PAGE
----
While cleaning the laboratory one night, Elisa connects with the creature and sees kindness in him where others see fear.  Over the next days they find a common language that leads to deeper understanding and maybe…love.  Set during the height of the Cold War with the threat of Russian spies everywhere, Strickland takes no chances in protecting his find at all costs, so when Elisa hatches an escape plan for the creature and brings Zelda and Giles (Richard Jenkins, White House Down) along as her co-conspirators, they face an obsessive hunter out for blood.

As is typical of a del Toro picture, the period details are precise down to the backsplash tiles in Elisa’s apartment.  An ardent fan of monster movies from Universal Studios, del Toro has intelligently put together this picture as a loving homage to his youth while relaying a very present message of acceptance at the same time.  The script, co-written by del Toro and Vanessa Taylor (Hope Springs), is filled with main characters that would be considered outsiders, or “other”, yet their position in the plot isn’t there to exploit what makes them different.  There’s even a sweet scene where fantasy and reality collide when Elisa imagines herself in a big budget Hollywood musical, featuring the creature as her dance partner.  It’s these bits of whimsy that parallel nicely with the darker turns the film takes in its final half hour.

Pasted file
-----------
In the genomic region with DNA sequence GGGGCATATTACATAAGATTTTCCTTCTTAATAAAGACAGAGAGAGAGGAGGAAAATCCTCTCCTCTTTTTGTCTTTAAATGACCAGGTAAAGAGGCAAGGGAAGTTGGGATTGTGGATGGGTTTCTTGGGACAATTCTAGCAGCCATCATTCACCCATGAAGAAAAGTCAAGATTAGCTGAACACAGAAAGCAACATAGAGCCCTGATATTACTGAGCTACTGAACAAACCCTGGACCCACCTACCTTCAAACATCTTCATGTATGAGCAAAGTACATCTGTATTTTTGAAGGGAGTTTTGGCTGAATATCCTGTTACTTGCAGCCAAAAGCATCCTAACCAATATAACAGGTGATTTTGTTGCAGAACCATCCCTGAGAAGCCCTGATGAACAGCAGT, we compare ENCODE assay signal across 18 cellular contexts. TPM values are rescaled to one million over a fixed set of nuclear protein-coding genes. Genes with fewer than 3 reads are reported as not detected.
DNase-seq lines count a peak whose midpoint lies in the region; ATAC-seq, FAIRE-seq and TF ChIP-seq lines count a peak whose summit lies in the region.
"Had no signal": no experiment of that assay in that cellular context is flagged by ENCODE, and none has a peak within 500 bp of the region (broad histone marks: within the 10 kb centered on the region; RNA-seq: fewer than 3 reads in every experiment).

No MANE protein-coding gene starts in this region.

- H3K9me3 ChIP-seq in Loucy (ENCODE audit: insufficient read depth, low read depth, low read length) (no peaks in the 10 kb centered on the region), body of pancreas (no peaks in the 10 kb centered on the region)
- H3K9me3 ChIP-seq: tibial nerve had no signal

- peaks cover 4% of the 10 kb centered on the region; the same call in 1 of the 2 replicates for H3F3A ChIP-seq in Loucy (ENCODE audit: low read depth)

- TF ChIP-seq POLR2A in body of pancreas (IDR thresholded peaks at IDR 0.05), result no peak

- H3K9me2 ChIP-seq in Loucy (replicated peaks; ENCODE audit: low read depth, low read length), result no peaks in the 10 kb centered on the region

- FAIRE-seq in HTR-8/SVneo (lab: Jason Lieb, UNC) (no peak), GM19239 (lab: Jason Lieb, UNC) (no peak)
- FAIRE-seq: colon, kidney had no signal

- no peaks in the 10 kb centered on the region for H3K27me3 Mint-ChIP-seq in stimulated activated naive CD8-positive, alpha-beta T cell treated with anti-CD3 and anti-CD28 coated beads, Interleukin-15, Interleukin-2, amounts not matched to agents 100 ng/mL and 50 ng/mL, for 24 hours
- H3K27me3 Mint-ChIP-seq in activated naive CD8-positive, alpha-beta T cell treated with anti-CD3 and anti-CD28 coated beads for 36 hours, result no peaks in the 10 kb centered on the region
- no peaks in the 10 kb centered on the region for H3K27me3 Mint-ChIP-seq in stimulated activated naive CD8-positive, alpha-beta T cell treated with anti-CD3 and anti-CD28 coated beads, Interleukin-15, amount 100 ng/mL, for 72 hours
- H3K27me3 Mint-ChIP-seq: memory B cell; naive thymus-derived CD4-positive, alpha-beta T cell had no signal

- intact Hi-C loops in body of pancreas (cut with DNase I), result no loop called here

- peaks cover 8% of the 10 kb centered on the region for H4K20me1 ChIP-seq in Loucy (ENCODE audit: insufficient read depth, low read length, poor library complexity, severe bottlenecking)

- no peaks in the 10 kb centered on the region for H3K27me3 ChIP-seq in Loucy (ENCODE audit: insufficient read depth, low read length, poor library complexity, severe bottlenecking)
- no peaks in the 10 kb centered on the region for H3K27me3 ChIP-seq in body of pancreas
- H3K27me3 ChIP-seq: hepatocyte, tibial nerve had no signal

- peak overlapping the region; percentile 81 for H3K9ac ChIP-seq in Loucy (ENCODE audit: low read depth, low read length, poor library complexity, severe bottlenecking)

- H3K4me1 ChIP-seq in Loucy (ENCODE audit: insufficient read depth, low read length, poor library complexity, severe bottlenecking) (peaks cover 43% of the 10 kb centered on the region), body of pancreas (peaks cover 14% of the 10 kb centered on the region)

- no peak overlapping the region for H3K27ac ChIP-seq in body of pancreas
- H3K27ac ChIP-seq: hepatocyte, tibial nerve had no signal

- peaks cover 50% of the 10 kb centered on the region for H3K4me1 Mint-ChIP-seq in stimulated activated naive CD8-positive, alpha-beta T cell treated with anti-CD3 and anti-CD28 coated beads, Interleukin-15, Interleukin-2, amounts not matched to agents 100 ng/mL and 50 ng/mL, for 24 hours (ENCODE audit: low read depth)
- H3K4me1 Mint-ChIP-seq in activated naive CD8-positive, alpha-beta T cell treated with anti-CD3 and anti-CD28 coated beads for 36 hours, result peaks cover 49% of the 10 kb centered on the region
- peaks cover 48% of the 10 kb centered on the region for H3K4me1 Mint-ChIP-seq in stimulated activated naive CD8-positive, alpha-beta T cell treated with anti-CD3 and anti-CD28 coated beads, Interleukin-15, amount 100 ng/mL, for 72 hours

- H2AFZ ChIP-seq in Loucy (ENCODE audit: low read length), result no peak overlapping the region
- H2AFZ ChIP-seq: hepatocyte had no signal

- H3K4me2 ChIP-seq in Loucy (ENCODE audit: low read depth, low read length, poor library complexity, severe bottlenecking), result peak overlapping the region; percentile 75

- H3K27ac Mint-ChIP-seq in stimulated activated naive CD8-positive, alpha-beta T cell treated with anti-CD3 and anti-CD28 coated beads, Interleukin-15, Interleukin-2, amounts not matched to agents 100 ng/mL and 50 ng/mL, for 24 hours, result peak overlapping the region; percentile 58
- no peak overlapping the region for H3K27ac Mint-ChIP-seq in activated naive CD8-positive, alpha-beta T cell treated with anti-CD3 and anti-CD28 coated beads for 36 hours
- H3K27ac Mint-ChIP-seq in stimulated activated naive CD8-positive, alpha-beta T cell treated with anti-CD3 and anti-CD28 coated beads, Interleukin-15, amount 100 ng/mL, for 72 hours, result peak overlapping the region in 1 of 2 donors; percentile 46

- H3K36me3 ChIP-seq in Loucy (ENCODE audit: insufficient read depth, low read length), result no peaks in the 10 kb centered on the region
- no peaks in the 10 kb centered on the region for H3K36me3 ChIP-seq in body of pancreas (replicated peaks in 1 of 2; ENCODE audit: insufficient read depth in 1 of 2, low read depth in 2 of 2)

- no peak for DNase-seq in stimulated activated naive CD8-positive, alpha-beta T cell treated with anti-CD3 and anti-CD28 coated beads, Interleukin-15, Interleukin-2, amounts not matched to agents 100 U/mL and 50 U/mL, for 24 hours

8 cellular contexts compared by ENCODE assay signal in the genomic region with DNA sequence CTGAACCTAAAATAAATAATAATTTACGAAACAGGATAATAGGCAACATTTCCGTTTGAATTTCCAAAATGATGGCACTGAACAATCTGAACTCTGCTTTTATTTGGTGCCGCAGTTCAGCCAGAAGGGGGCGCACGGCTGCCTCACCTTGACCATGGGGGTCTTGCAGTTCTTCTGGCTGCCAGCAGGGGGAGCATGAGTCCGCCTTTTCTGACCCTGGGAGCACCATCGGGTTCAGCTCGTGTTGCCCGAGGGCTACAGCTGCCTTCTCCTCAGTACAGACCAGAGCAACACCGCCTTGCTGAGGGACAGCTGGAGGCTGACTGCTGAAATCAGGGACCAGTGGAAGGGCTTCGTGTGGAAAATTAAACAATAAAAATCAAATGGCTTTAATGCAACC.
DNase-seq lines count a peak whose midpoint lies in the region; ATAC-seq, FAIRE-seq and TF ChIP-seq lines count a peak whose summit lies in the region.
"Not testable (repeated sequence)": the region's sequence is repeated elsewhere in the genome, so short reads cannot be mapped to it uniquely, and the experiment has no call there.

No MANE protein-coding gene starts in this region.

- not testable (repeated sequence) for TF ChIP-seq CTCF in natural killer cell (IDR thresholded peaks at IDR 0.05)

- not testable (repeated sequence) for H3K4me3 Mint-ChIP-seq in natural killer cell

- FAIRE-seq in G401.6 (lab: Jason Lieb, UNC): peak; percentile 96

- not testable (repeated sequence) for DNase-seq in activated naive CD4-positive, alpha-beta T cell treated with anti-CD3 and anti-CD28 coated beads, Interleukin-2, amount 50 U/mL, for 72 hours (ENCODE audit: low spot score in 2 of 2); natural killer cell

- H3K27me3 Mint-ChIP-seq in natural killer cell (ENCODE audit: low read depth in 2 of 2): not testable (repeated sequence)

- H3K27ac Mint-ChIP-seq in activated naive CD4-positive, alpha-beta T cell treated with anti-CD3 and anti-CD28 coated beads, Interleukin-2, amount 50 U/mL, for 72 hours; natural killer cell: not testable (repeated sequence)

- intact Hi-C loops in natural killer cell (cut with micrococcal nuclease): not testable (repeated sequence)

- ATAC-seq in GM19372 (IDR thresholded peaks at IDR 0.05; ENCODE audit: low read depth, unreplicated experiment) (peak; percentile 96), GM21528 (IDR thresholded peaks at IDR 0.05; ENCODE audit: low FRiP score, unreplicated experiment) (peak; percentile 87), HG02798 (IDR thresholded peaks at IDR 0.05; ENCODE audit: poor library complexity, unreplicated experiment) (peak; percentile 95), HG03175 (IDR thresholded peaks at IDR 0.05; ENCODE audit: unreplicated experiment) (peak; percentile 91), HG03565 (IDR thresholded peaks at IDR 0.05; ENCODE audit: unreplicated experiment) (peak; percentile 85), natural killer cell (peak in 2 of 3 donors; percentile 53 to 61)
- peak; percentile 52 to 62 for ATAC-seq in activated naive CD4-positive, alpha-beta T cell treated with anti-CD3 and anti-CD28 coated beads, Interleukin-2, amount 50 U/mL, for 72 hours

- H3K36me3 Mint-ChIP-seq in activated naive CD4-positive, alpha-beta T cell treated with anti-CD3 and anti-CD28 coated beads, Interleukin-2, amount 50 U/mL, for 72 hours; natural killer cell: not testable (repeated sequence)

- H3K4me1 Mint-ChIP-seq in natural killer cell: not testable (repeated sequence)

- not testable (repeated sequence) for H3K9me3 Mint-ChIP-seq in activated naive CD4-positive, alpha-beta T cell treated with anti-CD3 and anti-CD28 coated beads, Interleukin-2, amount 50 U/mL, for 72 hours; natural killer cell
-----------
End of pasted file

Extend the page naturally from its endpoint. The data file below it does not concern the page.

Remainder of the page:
Hawkins has next to no dialogue but conveys so much in her expressive face.  It’s difficult stuff to invite an audience so far inward but Hawkins has the goods to captivate us throughout.  While Spencer has played (and will continue to play) this type of whip-smart tough cookie roles before, there’s an added layer of angst in her personal life that ups the ante for her.  Jenkins continues to be a value add to any project he’s involved with, his gay illustrator longs for any kind of connection and his personal and professional rejections are heartbreaking to watch.  If all goes to plan, Stuhlbarg will be in three movies nominated for Best Picture this year (Call Me by Your Name and The Post being the others) and as a man harboring dangerous secrets he’s resplendent as always.  No one plays a nasty villain quite like Michael Shannon and while I’d long for a chance to see him play a Giles-like role someday, he’s a nice nemesis for Hawkins and company.